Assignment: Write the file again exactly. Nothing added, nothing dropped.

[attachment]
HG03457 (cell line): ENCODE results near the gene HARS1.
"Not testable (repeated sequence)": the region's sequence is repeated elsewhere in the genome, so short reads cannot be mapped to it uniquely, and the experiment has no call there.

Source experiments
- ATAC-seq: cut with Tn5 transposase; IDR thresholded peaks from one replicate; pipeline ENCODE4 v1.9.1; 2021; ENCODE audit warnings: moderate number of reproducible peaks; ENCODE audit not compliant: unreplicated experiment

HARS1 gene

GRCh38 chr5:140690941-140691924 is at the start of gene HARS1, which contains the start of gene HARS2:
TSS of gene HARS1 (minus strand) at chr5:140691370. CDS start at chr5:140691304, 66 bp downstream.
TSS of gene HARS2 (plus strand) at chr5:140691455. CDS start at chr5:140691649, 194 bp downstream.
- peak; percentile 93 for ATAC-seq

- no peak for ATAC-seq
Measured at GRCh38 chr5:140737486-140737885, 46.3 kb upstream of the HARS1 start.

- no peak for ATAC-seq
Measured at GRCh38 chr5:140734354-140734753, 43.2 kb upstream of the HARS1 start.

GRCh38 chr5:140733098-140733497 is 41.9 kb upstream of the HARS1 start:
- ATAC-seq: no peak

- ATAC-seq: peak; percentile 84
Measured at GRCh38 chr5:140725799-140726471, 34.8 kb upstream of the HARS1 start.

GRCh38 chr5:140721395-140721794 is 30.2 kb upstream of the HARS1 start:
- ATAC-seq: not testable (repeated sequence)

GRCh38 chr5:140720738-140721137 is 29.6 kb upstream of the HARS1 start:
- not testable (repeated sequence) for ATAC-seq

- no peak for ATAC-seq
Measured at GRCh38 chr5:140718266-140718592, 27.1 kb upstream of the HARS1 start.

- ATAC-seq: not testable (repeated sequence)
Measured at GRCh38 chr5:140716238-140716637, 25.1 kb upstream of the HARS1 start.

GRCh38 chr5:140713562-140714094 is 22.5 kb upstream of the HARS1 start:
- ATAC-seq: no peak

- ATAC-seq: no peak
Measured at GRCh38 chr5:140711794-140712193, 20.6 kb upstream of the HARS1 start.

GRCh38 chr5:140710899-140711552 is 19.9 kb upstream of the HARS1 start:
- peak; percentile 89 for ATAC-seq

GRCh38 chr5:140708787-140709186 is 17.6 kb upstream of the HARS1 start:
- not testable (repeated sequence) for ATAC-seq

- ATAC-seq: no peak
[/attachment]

HG03457 (cell line): ENCODE results near the gene HARS1.
"Not testable (repeated sequence)": the region's sequence is repeated elsewhere in the genome, so short reads cannot be mapped to it uniquely, and the experiment has no call there.

Source experiments
- ATAC-seq: cut with Tn5 transposase; IDR thresholded peaks from one replicate; pipeline ENCODE4 v1.9.1; 2021; ENCODE audit warnings: moderate number of reproducible peaks; ENCODE audit not compliant: unreplicated experiment

HARS1 gene

GRCh38 chr5:140690941-140691924 is at the start of gene HARS1, which contains the start of gene HARS2:
TSS of gene HARS1 (minus strand) at chr5:140691370. CDS start at chr5:140691304, 66 bp downstream.
TSS of gene HARS2 (plus strand) at chr5:140691455. CDS start at chr5:140691649, 194 bp downstream.
- peak; percentile 93 for ATAC-seq

- no peak for ATAC-seq
Measured at GRCh38 chr5:140737486-140737885, 46.3 kb upstream of the HARS1 start.

- no peak for ATAC-seq
Measured at GRCh38 chr5:140734354-140734753, 43.2 kb upstream of the HARS1 start.

GRCh38 chr5:140733098-140733497 is 41.9 kb upstream of the HARS1 start:
- ATAC-seq: no peak

- ATAC-seq: peak; percentile 84
Measured at GRCh38 chr5:140725799-140726471, 34.8 kb upstream of the HARS1 start.

GRCh38 chr5:140721395-140721794 is 30.2 kb upstream of the HARS1 start:
- ATAC-seq: not testable (repeated sequence)

GRCh38 chr5:140720738-140721137 is 29.6 kb upstream of the HARS1 start:
- not testable (repeated sequence) for ATAC-seq

- no peak for ATAC-seq
Measured at GRCh38 chr5:140718266-140718592, 27.1 kb upstream of the HARS1 start.

- ATAC-seq: not testable (repeated sequence)
Measured at GRCh38 chr5:140716238-140716637, 25.1 kb upstream of the HARS1 start.

GRCh38 chr5:140713562-140714094 is 22.5 kb upstream of the HARS1 start:
- ATAC-seq: no peak

- ATAC-seq: no peak
Measured at GRCh38 chr5:140711794-140712193, 20.6 kb upstream of the HARS1 start.

GRCh38 chr5:140710899-140711552 is 19.9 kb upstream of the HARS1 start:
- peak; percentile 89 for ATAC-seq

GRCh38 chr5:140708787-140709186 is 17.6 kb upstream of the HARS1 start:
- not testable (repeated sequence) for ATAC-seq

- ATAC-seq: no peak